The Scottish Government is “urgently considering” extra help for consumers being hit by soaring energy bills.
Finance Secretary Kate Forbes signalled ministers expected to be “announcing further measures soon”.
She highlighted the “horrendous mixture of pressures” faced by households across the country – particularly in northern Scotland.
Her remarks came as energy industry regulator Ofgem warned billpayers faced “significant rises” in energy prices next spring, with a cost cap to increase again due to soaring gas prices.
Fears have already been raised that northern Scotland will be the hardest hit area of the country this winter, having suffered the highest energy bills in Britain for many years.
Speaking at an online fuel poverty summit on Friday, organised by the Sutherland Community Partnership, Ms Forbes said: “It is a horrendous situation to be in.
“A horrendous mixture of pressures, on top of what is already being faced by many in the Highlands and islands, because we know that there are already high levels of fuel poverty, and extreme fuel poverty, in far too many of Scotland’s rural, remote and island communities.”
The cost of energy is clearly a huge issue when it comes to tackling fuel poverty.
– Kate Forbes
Referring to the price cap increases, the Skye, Lochaber and Badenoch MSP said: “That is going to have, undeniably, a negative impact on fuel poor households.
“The cost of energy is clearly a huge issue when it comes to tackling fuel poverty, and it is one of those drivers I referenced over which we have the least control, with policy in this area still reserved.
“The impact of the current energy price increases would be lessened if we weren’t at the same time seeing incomes being squeezed, tax rises and benefits cut, especially when it comes to the £20 a week cut in Universal Credit, which we know will be devastating for many of the households most vulnerable to fuel poverty.”
While calling for action from the UK Government, the finance secretary also said: “We know and we take it seriously – the Scottish Government have a responsibility, and has the ability, to tackle some of the drivers of fuel poverty.”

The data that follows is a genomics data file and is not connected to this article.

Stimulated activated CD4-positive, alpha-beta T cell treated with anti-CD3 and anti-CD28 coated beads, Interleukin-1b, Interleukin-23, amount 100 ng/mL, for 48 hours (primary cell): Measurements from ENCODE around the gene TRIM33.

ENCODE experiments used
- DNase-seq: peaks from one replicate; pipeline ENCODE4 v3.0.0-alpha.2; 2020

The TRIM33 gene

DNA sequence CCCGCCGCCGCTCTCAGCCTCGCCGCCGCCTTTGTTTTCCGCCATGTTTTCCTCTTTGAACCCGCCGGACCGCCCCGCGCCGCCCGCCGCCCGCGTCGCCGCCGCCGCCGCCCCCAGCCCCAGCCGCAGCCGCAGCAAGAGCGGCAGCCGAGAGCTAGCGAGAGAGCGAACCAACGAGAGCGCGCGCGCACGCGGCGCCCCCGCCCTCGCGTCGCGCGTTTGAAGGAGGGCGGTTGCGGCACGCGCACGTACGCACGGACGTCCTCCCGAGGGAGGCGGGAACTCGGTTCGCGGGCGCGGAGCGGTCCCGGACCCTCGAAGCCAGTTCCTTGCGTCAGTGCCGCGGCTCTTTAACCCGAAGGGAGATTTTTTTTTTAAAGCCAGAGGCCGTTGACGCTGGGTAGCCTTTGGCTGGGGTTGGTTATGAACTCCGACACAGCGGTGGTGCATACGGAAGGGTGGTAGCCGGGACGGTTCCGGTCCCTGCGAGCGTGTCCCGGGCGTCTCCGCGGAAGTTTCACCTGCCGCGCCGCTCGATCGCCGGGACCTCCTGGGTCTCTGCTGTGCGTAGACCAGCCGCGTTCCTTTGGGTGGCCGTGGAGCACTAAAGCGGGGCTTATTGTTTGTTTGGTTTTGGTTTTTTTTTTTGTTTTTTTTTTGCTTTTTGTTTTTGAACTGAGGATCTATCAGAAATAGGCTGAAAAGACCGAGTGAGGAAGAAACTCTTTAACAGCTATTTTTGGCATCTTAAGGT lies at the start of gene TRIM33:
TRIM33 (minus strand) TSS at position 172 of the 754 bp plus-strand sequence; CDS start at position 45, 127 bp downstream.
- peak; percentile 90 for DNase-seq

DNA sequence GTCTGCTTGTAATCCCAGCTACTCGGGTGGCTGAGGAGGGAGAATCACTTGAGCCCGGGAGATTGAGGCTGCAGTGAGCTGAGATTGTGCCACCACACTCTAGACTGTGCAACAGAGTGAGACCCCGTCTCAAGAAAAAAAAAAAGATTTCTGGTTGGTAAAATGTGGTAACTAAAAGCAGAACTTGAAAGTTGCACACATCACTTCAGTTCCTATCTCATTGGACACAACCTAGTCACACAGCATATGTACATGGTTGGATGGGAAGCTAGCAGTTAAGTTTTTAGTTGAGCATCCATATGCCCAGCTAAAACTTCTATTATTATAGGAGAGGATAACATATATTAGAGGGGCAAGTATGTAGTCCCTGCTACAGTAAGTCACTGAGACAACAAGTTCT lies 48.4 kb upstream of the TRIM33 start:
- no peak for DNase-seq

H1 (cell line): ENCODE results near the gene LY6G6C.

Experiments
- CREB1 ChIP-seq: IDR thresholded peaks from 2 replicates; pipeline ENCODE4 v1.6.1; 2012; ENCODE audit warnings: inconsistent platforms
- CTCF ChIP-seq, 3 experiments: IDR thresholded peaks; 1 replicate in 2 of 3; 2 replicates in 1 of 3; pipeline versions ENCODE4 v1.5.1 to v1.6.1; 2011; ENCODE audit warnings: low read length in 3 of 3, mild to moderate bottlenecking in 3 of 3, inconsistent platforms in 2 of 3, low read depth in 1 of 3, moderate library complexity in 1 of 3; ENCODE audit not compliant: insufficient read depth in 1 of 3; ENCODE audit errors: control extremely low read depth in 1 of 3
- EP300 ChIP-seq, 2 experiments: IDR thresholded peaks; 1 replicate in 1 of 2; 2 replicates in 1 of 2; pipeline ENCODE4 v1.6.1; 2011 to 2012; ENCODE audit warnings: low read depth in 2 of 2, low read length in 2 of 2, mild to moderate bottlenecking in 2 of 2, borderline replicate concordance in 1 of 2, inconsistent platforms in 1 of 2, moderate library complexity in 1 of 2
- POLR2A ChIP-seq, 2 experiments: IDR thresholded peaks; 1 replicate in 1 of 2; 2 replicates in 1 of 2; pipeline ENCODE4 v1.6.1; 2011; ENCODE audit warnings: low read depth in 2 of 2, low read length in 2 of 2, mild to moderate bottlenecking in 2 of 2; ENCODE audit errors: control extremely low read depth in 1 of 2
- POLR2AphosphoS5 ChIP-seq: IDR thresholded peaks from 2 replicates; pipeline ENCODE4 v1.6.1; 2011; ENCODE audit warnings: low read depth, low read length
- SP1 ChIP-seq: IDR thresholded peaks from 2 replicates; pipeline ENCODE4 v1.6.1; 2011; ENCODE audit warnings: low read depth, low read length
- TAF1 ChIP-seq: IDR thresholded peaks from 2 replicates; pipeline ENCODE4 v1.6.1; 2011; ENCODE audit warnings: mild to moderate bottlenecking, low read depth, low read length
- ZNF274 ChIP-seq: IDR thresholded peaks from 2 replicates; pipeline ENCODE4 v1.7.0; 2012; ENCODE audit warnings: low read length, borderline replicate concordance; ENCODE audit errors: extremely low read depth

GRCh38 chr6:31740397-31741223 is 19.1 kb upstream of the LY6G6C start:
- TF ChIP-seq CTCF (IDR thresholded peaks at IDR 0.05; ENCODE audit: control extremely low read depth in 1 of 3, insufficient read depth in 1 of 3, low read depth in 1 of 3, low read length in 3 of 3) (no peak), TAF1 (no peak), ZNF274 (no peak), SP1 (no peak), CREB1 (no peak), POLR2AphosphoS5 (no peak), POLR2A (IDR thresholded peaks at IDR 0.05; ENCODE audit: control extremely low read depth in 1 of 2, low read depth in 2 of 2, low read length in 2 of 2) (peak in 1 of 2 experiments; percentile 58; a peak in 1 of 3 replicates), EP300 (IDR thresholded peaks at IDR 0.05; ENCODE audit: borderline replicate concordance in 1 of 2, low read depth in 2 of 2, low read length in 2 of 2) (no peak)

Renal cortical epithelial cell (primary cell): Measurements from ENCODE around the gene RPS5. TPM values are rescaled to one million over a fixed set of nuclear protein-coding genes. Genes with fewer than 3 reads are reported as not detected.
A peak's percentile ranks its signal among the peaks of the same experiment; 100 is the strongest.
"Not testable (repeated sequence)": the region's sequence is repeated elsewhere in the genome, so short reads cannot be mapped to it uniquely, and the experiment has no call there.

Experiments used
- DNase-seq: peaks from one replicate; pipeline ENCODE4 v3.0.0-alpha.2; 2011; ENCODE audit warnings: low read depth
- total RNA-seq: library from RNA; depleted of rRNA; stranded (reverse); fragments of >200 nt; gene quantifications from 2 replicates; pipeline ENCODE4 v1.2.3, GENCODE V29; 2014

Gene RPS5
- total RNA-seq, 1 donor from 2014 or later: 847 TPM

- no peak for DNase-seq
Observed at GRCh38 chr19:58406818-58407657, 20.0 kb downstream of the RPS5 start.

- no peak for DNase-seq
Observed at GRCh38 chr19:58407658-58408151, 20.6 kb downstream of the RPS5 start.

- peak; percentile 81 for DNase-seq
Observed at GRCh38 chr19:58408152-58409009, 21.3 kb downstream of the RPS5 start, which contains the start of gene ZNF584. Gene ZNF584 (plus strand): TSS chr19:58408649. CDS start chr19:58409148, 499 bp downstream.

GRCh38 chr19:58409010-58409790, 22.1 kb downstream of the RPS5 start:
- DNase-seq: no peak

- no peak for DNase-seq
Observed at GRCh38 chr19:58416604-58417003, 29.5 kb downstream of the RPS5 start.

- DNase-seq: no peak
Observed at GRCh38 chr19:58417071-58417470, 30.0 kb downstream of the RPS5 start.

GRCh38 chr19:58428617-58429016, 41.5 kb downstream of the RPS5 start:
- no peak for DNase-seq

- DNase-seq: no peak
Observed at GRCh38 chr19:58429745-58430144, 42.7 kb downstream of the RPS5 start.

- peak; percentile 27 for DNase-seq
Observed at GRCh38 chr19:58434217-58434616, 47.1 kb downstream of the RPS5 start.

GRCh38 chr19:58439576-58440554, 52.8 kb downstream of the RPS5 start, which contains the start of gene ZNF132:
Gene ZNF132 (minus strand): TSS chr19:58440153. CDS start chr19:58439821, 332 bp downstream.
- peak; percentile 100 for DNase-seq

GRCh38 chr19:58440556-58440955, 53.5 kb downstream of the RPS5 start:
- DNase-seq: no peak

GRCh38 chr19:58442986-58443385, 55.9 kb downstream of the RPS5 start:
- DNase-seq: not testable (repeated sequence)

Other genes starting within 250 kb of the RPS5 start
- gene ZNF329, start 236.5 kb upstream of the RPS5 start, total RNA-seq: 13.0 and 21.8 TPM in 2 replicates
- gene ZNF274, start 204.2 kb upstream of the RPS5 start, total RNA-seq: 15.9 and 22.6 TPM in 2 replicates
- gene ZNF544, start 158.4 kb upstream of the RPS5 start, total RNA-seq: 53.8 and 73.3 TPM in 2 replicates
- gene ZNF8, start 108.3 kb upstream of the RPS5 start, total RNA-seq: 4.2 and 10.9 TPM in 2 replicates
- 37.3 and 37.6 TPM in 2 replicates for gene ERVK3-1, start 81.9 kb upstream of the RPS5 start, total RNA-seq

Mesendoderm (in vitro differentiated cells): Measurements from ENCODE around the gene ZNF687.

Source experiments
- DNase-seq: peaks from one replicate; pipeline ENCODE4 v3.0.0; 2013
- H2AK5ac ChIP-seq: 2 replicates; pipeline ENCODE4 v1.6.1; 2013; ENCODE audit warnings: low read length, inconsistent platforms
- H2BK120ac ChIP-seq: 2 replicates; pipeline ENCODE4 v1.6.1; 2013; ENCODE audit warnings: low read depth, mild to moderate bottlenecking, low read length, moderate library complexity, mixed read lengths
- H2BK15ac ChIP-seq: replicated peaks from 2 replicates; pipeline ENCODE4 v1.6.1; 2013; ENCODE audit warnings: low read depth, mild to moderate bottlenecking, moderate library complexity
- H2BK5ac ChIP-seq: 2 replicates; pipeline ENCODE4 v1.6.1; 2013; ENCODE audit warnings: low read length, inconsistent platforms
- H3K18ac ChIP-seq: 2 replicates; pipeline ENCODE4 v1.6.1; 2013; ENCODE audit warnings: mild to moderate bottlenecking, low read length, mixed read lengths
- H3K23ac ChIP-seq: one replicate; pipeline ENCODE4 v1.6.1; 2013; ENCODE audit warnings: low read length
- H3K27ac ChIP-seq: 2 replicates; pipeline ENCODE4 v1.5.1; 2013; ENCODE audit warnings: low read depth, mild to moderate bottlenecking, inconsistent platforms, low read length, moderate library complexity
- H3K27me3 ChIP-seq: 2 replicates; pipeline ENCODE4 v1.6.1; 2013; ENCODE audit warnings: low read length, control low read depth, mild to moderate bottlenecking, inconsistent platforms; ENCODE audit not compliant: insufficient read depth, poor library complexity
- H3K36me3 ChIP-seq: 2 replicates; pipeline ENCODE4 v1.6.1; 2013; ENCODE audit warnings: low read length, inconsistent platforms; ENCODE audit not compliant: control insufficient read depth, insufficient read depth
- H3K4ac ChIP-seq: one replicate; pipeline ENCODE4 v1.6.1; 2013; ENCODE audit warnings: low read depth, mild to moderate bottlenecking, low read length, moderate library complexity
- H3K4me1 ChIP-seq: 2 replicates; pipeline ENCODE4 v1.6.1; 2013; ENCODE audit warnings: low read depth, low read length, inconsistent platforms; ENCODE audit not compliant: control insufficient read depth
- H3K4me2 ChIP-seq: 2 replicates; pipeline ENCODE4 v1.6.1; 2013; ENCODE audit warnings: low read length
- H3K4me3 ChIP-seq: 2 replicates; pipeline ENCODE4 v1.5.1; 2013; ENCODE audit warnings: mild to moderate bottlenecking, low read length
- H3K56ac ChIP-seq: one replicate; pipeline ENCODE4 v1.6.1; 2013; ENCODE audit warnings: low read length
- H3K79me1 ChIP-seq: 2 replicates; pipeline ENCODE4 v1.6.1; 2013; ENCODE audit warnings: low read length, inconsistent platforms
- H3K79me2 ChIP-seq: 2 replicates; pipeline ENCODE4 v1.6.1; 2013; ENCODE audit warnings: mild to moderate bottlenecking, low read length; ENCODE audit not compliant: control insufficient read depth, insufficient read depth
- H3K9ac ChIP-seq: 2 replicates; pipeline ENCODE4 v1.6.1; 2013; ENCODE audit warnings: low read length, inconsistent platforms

She described a “wide range of actions” being taken to support people, but said: “I think it is impossible to assume that those interventions will fully mitigate the costs of decisions taken by the UK Government, in particular.
‘Putting money in people’s pockets’
“When it comes down to it, and I saw this during the pandemic in particular, it’s putting money in people’s pockets to be able to deal with rising costs that ultimately matters.”
She highlighted a £130 pandemic payment to people in receipt of council tax reduction, as well as extending child winter heating assistance to reach 5,00o additional families, and replacing cold weather payments with new guaranteed offer to low income families.
And she added: “We are urgently considering what other support can be provided this winter for those facing fuel insecurity, and expect to be announcing further measures soon.”
We are urgently considering what other support can be provided this winter for those facing fuel insecurity, and expect to be announcing further measures soon.
The summit had heard earlier on Friday from Di Alexander, chairman of the Highlands and Islands Housing Associations Affordable Warmth group, who warned of a “bleak” outlook for people already suffering from fuel poverty and now facing huge price rises.
“We need a genuinely new dynamic, and genuinely collaborative and mutually supportive approach between governments, both governments, and locally-trusted organisations,” he said on efforts to alleviate fuel poverty.
‘More people on the ground’
“We need more people on the ground, in the communities where the problems are being felt and experienced to their most acute extent.
“Luckily we do have the Scottish Government’s new fuel poverty strategy coming up, which will be unveiled at the end of this year. We place a lot of hope in that.”
Ms Forbes, who admitted that she had found it “quite challenging” when searching recently for more renewable ways to heat her new home, agreed with Mr Alexander.
“I think it does require a multi-agency approach, with governments at every level working together,” she said.
“The scale of the problem is too big to be resolved by legislation alone, or by any particular organisation, body or government.
“And it does need to be, to use that well worn phrase, a multi-faceted approach, to try and reach people where they are at right now, and provide the right kind of help to support them.”